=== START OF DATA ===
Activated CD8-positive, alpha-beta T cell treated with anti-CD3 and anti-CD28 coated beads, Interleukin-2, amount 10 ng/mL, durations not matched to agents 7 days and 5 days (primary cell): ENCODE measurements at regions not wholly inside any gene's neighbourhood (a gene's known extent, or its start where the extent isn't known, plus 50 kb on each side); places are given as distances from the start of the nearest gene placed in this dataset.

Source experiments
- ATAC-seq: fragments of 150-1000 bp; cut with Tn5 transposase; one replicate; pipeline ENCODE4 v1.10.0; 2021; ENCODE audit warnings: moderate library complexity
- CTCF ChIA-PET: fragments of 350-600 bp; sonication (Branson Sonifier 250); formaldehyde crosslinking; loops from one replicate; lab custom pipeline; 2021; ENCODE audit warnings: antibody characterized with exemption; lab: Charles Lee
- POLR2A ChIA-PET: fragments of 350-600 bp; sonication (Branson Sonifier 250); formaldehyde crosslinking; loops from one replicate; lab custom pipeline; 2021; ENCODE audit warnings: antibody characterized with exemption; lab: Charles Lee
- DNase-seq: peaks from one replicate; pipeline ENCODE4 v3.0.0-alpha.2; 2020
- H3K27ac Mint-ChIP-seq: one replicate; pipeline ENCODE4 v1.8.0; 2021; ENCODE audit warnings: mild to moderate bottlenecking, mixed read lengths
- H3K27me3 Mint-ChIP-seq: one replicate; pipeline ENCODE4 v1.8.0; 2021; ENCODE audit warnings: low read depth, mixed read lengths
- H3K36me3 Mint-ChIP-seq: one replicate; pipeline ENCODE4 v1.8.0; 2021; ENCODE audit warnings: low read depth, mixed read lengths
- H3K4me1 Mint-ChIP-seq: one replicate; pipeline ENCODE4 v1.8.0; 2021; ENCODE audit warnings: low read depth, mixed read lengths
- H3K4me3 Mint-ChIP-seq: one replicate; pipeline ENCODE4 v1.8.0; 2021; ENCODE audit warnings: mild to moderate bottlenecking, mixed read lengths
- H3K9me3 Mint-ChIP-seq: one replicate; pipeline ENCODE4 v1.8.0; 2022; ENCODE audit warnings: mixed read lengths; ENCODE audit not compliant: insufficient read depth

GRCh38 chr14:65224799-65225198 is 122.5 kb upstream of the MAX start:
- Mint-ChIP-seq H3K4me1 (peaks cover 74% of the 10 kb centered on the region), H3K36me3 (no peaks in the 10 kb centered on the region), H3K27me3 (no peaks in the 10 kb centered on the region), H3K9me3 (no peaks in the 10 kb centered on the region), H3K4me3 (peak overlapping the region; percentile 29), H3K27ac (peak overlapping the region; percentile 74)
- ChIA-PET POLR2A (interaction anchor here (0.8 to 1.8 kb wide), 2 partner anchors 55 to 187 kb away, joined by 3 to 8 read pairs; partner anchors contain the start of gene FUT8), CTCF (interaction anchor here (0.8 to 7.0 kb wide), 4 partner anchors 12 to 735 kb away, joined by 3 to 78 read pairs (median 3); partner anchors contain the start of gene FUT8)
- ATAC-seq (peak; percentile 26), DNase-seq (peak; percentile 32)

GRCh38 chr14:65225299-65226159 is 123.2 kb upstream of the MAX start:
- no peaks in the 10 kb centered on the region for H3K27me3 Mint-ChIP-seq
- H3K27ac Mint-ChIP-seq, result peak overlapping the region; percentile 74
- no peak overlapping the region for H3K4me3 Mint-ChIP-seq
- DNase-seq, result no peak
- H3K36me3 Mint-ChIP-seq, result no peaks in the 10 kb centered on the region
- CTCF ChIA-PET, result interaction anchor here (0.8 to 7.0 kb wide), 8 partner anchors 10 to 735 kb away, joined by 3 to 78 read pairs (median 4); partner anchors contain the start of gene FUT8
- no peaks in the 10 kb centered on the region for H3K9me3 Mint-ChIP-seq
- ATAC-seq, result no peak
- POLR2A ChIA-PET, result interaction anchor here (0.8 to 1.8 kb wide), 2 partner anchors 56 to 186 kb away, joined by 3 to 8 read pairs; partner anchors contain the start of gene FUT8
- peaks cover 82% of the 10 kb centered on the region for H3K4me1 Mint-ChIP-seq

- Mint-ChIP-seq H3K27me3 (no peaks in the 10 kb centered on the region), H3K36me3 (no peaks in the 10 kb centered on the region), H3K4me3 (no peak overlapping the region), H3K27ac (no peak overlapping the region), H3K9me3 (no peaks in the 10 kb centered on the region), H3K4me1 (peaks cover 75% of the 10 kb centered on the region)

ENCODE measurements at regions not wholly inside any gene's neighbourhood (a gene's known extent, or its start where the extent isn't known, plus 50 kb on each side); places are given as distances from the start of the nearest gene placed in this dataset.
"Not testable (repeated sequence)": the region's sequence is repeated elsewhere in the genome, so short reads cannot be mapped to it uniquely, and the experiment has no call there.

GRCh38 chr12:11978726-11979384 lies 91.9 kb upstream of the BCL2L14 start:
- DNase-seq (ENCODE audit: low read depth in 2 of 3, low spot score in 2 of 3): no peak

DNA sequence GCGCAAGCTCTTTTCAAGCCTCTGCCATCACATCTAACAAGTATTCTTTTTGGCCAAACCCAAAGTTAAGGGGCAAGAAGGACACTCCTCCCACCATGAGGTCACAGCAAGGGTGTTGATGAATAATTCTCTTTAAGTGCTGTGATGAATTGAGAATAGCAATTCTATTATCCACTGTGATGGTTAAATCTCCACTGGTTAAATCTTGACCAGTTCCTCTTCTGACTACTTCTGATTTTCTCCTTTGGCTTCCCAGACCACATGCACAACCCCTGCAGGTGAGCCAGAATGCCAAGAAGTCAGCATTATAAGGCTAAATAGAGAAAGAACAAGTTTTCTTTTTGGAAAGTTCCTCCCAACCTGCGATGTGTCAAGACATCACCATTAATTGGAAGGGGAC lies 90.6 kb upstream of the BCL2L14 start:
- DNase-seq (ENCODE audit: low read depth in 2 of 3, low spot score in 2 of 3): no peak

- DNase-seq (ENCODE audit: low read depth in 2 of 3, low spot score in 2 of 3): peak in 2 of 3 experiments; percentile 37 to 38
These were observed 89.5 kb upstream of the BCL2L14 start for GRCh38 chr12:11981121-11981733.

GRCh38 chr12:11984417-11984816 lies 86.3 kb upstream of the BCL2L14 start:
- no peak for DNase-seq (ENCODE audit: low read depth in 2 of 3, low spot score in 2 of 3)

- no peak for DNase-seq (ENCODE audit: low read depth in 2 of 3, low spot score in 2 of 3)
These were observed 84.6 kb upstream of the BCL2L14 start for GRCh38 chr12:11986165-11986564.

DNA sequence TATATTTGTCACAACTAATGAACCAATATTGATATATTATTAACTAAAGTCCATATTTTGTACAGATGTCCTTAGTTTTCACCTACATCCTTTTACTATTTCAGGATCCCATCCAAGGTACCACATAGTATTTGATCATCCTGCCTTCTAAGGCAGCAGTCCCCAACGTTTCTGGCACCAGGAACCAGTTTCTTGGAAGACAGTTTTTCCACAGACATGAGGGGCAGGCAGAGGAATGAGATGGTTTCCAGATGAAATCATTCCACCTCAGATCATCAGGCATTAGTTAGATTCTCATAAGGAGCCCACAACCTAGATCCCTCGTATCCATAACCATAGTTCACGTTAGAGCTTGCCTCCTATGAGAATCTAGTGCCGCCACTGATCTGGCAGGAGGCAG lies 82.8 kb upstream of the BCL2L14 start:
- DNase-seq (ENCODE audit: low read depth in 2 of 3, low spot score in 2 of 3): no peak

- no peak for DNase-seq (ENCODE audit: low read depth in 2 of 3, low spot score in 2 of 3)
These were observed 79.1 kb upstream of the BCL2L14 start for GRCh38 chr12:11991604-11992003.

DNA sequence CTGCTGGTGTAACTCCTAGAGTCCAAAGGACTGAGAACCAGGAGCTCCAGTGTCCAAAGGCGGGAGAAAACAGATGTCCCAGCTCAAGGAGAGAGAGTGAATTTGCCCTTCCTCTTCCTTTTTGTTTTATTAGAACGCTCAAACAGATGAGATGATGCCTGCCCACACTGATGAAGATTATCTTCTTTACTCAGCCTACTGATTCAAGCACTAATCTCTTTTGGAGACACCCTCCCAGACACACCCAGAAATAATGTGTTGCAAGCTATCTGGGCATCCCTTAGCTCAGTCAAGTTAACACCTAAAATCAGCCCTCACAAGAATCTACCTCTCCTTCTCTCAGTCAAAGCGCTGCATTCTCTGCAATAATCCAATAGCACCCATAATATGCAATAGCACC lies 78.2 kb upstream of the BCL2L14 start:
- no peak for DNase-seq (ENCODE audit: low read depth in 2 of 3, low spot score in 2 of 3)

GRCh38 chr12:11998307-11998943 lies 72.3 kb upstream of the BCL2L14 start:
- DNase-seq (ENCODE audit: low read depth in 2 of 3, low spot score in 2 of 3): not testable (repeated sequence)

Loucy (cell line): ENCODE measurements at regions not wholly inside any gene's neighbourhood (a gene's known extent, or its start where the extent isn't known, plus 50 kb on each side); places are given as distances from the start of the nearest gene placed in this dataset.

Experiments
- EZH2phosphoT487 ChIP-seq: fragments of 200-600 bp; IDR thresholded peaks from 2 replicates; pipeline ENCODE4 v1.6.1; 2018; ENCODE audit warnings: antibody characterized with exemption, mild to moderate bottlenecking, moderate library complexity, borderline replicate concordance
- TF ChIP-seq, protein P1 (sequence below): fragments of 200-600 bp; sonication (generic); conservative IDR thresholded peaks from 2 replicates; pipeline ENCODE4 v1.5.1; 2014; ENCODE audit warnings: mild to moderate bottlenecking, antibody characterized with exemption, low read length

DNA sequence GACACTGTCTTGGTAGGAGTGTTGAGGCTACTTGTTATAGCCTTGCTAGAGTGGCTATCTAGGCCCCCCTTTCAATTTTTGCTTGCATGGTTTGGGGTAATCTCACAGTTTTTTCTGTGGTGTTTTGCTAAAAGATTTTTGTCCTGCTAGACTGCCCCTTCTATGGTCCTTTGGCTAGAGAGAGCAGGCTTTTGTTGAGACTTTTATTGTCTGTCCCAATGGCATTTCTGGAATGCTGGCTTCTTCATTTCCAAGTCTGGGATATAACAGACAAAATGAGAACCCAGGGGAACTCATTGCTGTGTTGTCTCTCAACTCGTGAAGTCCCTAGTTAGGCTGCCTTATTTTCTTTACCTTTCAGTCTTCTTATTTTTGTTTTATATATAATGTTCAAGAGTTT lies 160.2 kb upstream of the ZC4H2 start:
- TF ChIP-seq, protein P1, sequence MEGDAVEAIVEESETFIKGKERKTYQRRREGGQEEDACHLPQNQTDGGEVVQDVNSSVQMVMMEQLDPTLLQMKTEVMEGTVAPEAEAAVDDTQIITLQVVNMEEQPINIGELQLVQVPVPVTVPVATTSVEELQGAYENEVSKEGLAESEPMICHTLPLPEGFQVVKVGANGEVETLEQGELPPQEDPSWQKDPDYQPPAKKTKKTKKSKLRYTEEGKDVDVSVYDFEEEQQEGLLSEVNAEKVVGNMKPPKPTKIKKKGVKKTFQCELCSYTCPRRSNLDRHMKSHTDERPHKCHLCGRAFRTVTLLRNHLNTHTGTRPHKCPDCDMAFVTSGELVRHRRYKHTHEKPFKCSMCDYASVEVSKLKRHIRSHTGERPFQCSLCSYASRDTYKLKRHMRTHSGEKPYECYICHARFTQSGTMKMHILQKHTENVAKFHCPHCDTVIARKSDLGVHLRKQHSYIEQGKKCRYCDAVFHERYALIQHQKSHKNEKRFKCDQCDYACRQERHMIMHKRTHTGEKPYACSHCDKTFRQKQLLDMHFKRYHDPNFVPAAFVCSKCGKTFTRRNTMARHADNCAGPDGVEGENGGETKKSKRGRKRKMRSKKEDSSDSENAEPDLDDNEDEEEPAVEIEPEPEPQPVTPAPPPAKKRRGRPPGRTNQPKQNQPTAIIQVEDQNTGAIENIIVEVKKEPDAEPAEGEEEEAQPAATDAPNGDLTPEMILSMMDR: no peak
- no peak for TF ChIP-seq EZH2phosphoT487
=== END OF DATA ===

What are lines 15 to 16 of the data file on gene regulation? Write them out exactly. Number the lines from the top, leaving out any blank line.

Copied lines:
- ChIA-PET POLR2A (interaction anchor here (0.8 to 1.8 kb wide), 2 partner anchors 55 to 187 kb away, joined by 3 to 8 read pairs; partner anchors contain the start of gene FUT8), CTCF (interaction anchor here (0.8 to 7.0 kb wide), 4 partner anchors 12 to 735 kb away, joined by 3 to 78 read pairs (median 3); partner anchors contain the start of gene FUT8)
- ATAC-seq (peak; percentile 26), DNase-seq (peak; percentile 32)